• Chills
  • Headaches
  • Fever

It's important to consult your doctor if you don't feel relief after 48 hours or if your symptoms worsen.

The PFAS in Teflon products can also lead to complications like: 

Humans aren't the only ones who experience adverse side effects from Teflon. The Environmental Working Group has documented several incidents where Teflon and the PTFE chemical were linked directly to the death of birds. They identified the cause of their death as "Teflon toxicosis." In the 20th century, coal miners used canaries to act as an early warning sign for toxic gases, such as carbon monoxide. Let's take a lesson from that age and realize that if PTFE is causing toxicosis in birds, what is it doing to our bodies?

What Are the Environmental Implications of Your Cookware?

We should also consider energy usage when talking about environmental concerns. Teflon-coated pans and pots heat up fast, but the pan or pot stays hotter than the food you're cooking. You'll have to turn the pan up higher to get your food hotter — and we've already talked about what happens when you turn up the heat too high.

Ceramic pots and pans naturally retain heat more efficiently. They use less energy to heat your food and keep meals hotter for longer, which may be important in preventing food-borne illnesses. Food heats evenly thanks to the cookware's natural thermal conductivity, giving you more control over your cooking and ensuring your food is cooked correctly all the way through. Plus, ceramic cookware lasts longer than Teflon cookware, which you have to throw away when the coating wears off. 

Speaking of throwing Teflon cookware away, one major concern about using nonstick Teflon and coated pans is the inability to dispose of them in a truly environmentally safe way once they have reached the end of their life spanwhich can be anywhere from one to five years.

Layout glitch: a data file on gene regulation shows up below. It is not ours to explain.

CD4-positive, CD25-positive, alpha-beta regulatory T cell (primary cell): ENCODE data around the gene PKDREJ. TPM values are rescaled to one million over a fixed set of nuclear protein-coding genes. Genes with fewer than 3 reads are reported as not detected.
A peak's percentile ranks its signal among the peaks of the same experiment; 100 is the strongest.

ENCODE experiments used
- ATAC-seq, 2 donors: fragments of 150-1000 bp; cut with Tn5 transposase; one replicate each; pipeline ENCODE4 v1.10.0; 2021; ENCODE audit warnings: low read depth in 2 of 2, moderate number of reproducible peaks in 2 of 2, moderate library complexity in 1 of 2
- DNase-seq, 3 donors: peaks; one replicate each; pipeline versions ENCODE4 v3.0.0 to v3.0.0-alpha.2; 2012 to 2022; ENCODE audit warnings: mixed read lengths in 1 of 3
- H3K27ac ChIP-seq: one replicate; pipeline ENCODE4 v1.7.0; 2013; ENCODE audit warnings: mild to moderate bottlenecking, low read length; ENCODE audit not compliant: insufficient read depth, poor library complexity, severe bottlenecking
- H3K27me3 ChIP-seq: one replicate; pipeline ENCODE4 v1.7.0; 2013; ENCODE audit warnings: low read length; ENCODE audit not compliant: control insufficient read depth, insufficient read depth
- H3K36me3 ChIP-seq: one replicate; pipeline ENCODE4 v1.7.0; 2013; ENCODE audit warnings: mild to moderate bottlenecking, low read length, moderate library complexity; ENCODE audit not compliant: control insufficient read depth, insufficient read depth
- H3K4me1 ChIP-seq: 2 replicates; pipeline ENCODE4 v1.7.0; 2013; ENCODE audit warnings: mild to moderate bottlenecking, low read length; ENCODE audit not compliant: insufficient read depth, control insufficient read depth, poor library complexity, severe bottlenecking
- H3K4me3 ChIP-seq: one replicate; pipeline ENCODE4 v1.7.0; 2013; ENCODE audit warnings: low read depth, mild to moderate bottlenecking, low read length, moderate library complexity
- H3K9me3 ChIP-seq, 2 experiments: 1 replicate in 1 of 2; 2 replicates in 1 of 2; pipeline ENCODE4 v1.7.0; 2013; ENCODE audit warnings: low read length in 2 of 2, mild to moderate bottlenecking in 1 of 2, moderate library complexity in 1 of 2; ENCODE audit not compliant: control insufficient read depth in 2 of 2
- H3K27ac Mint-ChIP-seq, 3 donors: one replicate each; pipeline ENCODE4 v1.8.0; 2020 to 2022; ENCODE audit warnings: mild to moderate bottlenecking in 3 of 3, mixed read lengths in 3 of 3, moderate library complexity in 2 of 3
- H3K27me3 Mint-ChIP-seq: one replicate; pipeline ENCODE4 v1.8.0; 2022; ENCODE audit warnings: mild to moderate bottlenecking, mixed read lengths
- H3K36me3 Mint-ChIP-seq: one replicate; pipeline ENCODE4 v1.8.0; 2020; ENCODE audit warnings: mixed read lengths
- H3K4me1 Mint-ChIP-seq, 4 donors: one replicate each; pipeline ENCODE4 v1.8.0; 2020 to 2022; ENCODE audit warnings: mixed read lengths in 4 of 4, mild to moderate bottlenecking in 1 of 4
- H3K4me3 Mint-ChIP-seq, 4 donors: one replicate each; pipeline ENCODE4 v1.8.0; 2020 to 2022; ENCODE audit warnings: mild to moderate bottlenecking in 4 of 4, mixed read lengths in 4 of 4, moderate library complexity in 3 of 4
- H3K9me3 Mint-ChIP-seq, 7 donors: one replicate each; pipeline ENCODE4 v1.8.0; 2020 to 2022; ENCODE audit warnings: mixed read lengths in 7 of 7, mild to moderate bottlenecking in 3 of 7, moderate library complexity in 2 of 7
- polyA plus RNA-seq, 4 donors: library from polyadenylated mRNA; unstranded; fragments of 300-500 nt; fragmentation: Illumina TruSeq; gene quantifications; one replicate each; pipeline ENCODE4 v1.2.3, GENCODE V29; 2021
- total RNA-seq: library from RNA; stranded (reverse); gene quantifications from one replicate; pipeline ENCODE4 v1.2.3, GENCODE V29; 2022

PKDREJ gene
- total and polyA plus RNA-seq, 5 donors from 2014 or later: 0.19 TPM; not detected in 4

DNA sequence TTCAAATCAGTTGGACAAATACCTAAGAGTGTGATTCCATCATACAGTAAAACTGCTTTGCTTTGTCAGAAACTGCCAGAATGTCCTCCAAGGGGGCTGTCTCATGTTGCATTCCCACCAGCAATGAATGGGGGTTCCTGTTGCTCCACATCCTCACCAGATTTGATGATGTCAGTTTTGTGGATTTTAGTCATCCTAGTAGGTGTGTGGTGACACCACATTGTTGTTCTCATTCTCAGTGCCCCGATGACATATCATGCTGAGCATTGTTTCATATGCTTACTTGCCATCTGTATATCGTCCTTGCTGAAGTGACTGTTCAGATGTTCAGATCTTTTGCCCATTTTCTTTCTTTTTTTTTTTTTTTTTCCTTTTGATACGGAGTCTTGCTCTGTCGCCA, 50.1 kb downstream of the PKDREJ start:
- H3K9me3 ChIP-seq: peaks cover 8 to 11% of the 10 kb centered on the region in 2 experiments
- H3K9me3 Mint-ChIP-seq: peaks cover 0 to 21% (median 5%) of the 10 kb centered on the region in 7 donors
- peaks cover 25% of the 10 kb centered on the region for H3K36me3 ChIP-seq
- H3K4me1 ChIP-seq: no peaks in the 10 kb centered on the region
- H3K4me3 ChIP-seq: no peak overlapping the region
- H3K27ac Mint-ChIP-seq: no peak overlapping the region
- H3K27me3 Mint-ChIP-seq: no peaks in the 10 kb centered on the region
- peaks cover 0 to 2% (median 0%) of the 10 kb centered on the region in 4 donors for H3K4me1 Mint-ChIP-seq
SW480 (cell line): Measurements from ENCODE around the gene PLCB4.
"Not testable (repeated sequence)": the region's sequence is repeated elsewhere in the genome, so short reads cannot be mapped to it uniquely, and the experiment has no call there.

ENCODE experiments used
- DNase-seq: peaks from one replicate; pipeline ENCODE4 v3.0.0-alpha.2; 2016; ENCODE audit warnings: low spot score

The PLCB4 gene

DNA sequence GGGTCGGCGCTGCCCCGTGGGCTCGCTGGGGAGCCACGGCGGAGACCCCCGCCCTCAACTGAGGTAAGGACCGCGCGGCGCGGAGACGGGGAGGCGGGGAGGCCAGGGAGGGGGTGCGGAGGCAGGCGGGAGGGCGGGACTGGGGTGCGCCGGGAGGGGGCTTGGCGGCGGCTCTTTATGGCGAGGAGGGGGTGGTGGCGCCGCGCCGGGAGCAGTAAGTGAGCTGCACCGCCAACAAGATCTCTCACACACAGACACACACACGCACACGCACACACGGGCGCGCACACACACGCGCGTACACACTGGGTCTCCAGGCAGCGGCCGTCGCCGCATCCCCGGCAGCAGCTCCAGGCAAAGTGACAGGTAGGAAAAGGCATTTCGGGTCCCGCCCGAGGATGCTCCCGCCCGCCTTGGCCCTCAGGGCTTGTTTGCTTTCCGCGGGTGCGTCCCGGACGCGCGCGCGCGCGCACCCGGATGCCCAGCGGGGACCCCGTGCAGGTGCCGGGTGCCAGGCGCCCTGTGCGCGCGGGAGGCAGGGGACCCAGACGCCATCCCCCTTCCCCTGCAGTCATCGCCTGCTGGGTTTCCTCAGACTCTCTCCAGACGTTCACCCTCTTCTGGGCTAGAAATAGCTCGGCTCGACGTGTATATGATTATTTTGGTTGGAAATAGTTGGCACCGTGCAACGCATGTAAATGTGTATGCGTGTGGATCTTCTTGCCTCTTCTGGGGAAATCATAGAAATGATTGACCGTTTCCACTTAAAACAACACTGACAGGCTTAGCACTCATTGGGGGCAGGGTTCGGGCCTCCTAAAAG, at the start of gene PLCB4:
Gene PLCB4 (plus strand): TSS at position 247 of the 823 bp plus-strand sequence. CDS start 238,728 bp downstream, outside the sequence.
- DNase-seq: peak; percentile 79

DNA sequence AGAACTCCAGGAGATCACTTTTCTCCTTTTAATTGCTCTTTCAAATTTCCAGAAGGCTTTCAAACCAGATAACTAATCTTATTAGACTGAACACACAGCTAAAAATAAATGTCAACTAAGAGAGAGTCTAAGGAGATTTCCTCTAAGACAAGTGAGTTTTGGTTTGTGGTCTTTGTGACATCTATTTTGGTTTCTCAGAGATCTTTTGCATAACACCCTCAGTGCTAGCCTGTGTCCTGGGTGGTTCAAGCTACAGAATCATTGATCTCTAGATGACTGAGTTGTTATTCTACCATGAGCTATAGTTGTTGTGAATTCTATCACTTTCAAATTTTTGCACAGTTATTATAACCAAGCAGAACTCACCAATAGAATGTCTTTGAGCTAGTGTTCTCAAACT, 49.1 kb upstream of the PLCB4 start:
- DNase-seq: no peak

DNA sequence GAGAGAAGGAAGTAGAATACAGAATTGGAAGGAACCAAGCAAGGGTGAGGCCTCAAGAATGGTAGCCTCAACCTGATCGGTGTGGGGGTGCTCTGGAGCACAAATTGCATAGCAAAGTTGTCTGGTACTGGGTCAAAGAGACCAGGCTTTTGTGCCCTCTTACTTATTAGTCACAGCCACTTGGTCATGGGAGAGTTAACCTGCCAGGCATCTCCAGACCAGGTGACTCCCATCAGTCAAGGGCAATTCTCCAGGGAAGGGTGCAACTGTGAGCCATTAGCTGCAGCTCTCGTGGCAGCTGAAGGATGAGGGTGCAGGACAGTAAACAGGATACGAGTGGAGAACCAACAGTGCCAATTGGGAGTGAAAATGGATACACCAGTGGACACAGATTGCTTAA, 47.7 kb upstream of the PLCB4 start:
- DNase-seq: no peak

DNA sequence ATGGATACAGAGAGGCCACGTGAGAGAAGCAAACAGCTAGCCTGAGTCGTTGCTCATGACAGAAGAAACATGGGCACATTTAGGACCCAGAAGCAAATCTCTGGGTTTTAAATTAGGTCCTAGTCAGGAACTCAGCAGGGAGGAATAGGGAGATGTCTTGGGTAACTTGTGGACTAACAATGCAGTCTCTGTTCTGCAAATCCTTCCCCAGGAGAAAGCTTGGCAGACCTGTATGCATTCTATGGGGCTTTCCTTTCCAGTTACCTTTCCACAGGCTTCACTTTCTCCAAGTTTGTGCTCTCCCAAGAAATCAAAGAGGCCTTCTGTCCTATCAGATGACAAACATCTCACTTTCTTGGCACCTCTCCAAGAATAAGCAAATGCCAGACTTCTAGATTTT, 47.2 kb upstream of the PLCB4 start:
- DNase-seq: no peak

Once you toss your nonstick panit most likely ends up in a landfill, so the earth absorbs these harmful and damaging chemicals. These chemicals and toxins can and will then end up in our soil and in nearby bodies of water, which then tampers with the overall pollution of the world's water supply. 

It is encouraging to know that it is possible to rid some of these forever chemicals from the earth, but unfortunately, many countries do not have the funds to do so. Our choices matter, and choosing cookware that lasts for generations will impact your health and the health of the earth.

Ceramic is an inert material and a natural product, so it may be less harmful. It will not emit fumes, even if it does end up in a landfill. And since Xtrema ceramic cookware can last for many years, you'll also be tossing less of your cookware away, which will save you money and be gentler on the environment.

Switch to Xtrema Cookware for Healthy Cooking

Even though Teflon cookware no longer includes PFOA, it still poses a risk to you and your family's health. A big step you can take at home is switching to nontoxic cookware, like the ceramic pots and pans offered by Xtrema.

Xtrema provides safe and healthy cookware for your family. Healthy choices are our focus, both in and outside of the kitchen. Shop our range of ceramic cookware online for safe and healthy cooking.

Switch to Xtrema Cookware for Healthy Cooking

about the author

Erik Bergstrom

Erik Bergstrom

Erik Bergstrom is the Digital Media Manager at Xtrema Cookware, and he oversees the online presence of the company! Erik has personally seen family members struggle with chronic illness, and it fuels his passion for helping others understand the importance and value of cooking clean. Erik enjoys cooking, educating, and creating healthy meals for his friends and family. He is always seeking out new information from wellness professionals to grow his knowledge of what toxins do to the human body and the value of cooking without them!

Blog Tags

Share this Blog